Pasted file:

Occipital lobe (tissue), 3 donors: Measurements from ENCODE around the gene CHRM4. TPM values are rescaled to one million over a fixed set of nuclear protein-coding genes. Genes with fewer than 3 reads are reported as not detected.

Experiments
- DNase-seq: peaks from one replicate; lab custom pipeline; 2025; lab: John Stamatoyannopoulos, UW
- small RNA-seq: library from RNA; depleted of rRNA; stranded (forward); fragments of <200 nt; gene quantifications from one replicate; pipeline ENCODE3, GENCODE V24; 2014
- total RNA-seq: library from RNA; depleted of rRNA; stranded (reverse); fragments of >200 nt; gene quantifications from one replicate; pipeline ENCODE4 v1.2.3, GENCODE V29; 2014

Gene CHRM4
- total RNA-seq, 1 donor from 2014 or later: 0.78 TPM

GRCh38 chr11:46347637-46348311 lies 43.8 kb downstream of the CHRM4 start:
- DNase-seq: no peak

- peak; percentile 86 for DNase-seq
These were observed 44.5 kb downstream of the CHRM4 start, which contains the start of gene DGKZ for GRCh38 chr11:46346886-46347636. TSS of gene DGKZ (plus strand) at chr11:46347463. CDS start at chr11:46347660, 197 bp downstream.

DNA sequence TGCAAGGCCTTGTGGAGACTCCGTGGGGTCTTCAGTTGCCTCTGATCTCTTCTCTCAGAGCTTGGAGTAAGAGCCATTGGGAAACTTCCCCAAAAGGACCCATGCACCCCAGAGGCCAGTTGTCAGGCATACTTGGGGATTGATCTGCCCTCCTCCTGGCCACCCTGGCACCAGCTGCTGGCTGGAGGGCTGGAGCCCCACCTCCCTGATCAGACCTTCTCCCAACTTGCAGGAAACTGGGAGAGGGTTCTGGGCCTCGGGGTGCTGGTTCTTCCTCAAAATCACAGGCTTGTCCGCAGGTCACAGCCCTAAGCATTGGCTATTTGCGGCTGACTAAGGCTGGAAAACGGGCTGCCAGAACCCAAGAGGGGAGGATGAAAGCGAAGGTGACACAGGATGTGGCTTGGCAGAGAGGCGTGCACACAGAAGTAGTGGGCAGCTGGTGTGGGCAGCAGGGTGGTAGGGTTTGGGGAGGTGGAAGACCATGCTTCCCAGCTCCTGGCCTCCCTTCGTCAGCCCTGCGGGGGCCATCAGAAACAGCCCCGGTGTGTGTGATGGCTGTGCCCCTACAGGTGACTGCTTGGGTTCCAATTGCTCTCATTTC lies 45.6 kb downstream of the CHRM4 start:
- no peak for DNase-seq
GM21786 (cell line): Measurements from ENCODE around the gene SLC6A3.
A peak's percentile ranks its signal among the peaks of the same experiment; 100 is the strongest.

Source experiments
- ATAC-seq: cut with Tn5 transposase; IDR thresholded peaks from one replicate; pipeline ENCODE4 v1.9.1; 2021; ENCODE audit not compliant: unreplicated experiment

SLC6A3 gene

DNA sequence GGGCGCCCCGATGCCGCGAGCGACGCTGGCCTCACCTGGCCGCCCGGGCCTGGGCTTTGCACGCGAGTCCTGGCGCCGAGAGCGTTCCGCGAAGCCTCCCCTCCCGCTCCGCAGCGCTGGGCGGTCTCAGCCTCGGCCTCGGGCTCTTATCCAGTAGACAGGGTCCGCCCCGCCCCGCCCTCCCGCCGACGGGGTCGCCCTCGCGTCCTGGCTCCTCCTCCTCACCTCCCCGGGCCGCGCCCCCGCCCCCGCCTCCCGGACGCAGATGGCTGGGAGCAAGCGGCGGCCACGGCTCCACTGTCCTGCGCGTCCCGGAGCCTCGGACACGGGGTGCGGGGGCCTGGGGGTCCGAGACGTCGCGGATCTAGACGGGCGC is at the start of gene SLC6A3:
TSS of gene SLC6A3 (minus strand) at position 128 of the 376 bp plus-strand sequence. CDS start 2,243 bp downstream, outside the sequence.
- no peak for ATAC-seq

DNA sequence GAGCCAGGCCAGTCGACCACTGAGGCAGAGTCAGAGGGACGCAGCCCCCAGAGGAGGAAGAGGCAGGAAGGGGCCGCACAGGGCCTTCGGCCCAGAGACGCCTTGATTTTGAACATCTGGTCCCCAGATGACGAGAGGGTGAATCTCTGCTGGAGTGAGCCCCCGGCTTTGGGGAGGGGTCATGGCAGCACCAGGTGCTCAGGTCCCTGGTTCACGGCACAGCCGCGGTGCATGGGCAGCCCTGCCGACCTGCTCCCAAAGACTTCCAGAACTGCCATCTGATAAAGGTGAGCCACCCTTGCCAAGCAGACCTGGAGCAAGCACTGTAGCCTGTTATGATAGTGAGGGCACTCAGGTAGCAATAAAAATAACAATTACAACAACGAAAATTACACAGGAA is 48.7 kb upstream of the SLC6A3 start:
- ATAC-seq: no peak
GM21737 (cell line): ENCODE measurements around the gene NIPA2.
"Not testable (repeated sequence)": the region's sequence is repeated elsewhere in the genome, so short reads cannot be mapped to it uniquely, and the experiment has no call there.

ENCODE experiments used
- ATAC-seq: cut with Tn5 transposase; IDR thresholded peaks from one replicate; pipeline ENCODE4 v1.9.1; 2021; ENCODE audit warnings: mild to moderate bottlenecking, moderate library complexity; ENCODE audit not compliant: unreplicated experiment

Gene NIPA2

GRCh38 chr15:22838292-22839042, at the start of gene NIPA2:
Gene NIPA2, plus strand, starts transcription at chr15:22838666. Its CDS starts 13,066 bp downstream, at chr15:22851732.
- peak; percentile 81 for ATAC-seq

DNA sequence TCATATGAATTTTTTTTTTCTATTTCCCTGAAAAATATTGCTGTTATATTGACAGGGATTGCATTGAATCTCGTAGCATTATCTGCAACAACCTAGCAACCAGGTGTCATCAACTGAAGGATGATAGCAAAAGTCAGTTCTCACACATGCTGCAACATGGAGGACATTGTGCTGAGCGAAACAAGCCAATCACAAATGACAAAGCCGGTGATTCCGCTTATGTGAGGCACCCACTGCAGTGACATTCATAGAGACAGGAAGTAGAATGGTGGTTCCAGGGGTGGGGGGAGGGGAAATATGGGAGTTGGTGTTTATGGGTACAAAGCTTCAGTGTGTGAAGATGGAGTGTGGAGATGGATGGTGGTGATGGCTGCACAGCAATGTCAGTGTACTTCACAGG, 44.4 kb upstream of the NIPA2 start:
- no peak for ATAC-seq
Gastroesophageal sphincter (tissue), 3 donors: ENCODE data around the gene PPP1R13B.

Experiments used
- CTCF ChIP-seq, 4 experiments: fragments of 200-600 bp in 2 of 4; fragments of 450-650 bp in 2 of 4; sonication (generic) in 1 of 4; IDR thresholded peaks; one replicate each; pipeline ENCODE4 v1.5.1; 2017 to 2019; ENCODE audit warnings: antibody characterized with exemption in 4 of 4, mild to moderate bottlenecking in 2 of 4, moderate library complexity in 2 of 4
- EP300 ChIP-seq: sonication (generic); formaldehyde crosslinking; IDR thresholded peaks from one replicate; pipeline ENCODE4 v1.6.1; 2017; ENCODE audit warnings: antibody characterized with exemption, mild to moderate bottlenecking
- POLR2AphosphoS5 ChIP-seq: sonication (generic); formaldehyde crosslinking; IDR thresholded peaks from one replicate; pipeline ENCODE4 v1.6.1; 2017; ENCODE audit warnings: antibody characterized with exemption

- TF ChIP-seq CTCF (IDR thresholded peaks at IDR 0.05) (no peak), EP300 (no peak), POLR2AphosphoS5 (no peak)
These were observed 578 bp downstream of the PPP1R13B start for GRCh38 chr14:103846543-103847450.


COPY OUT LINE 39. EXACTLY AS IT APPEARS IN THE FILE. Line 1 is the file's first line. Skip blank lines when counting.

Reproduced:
- TF ChIP-seq CTCF (IDR thresholded peaks at IDR 0.05) (no peak), EP300 (no peak), POLR2AphosphoS5 (no peak)